What grows together goes together

humbold_fogHow to match red wine and fresh summer cheeses is a bigger challenge than its sure partner Sauvignon Blanc. A classic pairing that many think they are perfectly harmonious and who needs anything else?

 

The Bordeaux wine Chateau Cheval Blanc from St-Emilion is predominately Cabernet Franc.

The Bordeaux wine Chateau Cheval Blanc from St-Emilion is predominately Cabernet Franc.

But this idea got me thinking:  During our travel to France last year, we saw first hand the classic pairing of fresh goat cheese and wine  out of France’s Loire Valley, where the cool temperatures keep the Sauvignon Blanc brisk and lively with green, grassy notes–excellent for matching the region’s famed goat cheeses. But once you move downstream from the Sauvignon grapevines, strongholds of Sancerre and Pouilly-Fumé, to the region right around Tours, and the red varieties take over. Many are made from Cabernet Franc (blending with Cabernet Sauvignon and Merlot in the Bordeaux style.  It has resemblance to the white in its acidity, lean fruit, and herbal notes. And, if you’re playing “what grows together goes together,” then Cabernet Franc has every reason to go as well with the local cheeses as does its white counterpart.

However, not all Cabernet Francs are created equal. From the Loire, the grape has spread all over the world, most notably into Bordeaux, where it’s used in conjunction with Cabernet Sauvignon and Merlot to make tannic, long-lived wines, and also in California, where the warmer, sunnier climate typically produces rich, dark cabs–neither terrific with delicate young cheeses.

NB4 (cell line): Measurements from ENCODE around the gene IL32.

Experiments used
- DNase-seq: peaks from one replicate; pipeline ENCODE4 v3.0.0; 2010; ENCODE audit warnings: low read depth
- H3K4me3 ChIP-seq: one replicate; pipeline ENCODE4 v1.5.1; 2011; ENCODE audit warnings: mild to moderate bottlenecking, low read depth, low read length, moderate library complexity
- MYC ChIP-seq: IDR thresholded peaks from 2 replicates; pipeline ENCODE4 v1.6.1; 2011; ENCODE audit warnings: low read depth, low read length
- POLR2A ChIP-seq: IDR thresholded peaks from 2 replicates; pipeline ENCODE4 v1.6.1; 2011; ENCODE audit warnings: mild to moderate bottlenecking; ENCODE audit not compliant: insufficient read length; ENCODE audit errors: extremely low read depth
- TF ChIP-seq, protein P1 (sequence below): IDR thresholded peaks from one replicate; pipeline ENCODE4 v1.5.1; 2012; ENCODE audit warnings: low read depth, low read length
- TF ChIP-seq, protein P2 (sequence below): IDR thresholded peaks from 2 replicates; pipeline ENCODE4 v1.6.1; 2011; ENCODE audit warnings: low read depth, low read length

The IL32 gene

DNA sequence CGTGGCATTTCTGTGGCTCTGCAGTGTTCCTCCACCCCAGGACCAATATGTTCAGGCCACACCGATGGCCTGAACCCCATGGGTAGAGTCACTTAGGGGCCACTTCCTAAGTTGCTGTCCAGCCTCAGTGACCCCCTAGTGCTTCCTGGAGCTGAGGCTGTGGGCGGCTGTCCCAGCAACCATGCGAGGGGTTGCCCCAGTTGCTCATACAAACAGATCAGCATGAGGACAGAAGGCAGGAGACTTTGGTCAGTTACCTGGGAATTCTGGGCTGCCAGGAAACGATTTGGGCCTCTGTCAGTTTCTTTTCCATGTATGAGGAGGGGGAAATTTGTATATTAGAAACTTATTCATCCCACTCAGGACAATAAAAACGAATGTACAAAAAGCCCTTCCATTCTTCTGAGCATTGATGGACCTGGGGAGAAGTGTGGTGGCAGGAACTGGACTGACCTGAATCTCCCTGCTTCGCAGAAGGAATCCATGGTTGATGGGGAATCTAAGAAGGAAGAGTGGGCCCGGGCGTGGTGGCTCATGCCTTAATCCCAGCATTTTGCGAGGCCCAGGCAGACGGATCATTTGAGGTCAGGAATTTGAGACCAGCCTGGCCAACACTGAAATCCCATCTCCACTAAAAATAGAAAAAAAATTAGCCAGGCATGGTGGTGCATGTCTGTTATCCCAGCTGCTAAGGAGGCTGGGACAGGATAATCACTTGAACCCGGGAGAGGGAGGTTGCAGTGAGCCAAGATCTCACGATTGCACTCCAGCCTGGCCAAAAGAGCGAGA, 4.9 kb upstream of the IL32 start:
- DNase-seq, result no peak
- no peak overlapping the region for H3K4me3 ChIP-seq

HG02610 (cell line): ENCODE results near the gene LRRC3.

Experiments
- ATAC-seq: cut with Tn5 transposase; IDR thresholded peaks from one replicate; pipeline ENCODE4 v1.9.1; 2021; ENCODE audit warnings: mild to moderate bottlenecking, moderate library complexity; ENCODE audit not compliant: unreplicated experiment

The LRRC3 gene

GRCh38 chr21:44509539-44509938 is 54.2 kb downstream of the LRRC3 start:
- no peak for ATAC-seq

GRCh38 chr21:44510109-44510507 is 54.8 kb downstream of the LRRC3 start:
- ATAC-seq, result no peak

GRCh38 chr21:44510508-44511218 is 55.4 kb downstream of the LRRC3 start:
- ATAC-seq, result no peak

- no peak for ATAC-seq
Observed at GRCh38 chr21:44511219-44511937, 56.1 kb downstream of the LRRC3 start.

Blue black grape- grown in Bordeaux and Loire

Blue black grape- grown in Bordeaux and Loire

Even the Loire makes a wide range of Cabernet Francs that, with some chilling and a blindfold could pass as white. At the other end of the spectrum is tannic, cellar-worthy bottling that would flatten almost any cheese. In general, wines sporting the most general appellations–Saumur, Touraine, and Anjou–on their labels are the lightest ones. Wines from sub regions such as Bourgeuil, Chinon, and Champigny tend to be richer, although most are still light enough to let the grassy flavors of a good goat cheese shine through. (Higher prices tend to indicate which the heavy hitters are better left to the cellar or to a steak.)

Now, after reading all this I am pulling out a gorgeous, a young goat’s milk cheese with a cashmere-soft, grey-mottled rind.  You can now ask me what wine we should drink with it. Of course I would say “A red,” “Why would you have anything else? It’s like meat and potatoes, or stir-fry and rice.”

Later, over a snow-white slice of Humboldt Fog and a Chignon, I begin to see how wonderful this match is. The slight tannins in the wine seem to make the cheese feel creamier; red fruit flavors play up the sweetness of the milk. It seems more fully realized than any match with white wine.

Then I go for the Selles. It’s gorgeous, dense, and as sticky as peanut butter, with an earthy, grassy funk. This time the red pulls out that earthy character while the cheese seems to make the wine feel brighter and fresher. It’s kinetic and delicious. Just for good measure, I cut into a small button of Palhais, a superfresh, salty-sweet goat cheese from Portugal. The salt makes the acid in the wine dance, while the sweet milk plays up its fruit. It rocks with red wine.

I’ve basically found two kinds of cheese that go really well with red: Spanish cheese and goat cheese. It’s that vegetal acidity, something about the fight between the wine’s acidity and that of the cheese that’s really fun. One always wins, coming through with a crisp, cutting note, but the other one doesn’t taste tart at all.  On the contrary: when the wine wins, the cheese never tastes creamier; when the cheese wins, a lean, vegetal wine like Cabernet Franc suddenly seems juicy. Why would you do anything else?

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